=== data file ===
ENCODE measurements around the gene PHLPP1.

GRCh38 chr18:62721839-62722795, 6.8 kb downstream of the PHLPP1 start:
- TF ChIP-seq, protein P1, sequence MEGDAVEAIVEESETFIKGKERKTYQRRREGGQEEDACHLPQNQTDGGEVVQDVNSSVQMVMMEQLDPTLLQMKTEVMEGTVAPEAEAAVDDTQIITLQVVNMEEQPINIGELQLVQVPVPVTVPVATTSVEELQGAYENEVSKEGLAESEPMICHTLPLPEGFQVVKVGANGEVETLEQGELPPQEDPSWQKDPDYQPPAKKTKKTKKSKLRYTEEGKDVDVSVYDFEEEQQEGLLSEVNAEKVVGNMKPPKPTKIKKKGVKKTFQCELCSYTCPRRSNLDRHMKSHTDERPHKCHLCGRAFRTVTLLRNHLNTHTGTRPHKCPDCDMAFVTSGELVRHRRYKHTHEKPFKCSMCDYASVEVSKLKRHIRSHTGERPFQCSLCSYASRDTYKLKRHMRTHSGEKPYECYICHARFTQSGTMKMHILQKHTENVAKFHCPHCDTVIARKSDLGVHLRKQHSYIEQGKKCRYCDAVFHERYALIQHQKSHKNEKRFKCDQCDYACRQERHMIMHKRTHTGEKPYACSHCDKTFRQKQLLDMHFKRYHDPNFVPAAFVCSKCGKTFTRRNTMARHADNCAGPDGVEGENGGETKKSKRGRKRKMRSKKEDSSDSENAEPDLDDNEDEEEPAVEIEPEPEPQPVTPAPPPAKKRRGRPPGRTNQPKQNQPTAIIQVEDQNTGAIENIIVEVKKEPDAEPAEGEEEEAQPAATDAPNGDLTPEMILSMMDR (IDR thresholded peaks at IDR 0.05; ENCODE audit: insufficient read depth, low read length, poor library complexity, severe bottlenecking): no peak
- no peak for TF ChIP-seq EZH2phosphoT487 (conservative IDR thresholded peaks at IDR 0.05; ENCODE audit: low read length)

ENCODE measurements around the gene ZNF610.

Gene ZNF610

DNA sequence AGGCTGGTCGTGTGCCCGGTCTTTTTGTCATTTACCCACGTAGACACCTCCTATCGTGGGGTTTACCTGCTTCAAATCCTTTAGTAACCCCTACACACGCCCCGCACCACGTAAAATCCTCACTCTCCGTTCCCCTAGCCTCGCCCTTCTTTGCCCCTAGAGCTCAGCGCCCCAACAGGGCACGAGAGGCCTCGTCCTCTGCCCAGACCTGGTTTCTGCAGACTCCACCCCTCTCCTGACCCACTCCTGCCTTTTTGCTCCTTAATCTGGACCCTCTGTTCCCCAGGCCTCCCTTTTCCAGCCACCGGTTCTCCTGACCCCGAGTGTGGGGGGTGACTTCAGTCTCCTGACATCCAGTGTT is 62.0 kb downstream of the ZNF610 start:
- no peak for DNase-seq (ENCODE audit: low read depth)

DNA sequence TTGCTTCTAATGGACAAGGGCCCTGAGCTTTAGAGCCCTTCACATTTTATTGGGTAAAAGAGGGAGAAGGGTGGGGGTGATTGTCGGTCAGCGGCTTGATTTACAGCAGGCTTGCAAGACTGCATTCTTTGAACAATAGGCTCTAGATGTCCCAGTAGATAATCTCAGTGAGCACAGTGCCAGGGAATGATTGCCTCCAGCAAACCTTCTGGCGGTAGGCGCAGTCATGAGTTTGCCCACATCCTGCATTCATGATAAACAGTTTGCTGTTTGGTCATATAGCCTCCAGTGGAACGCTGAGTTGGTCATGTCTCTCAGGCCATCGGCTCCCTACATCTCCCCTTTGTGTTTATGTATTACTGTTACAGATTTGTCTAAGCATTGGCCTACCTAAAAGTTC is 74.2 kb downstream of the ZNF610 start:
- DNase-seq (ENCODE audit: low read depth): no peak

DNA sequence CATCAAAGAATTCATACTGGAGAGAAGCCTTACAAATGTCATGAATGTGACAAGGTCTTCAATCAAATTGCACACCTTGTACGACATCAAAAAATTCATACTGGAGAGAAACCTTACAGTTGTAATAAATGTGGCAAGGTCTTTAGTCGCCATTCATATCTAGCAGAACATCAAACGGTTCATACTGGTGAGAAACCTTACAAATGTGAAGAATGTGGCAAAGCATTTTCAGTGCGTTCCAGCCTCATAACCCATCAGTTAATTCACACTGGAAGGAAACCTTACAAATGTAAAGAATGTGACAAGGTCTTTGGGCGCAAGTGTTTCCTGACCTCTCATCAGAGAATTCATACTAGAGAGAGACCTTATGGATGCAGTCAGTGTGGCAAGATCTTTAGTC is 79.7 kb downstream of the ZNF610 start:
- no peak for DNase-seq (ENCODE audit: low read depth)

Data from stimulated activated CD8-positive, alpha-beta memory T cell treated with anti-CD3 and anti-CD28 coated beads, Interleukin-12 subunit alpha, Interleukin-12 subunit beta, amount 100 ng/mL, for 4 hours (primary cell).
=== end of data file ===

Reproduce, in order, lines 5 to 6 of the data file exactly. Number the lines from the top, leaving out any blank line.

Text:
ENCODE measurements around the gene ZNF610.

Gene ZNF610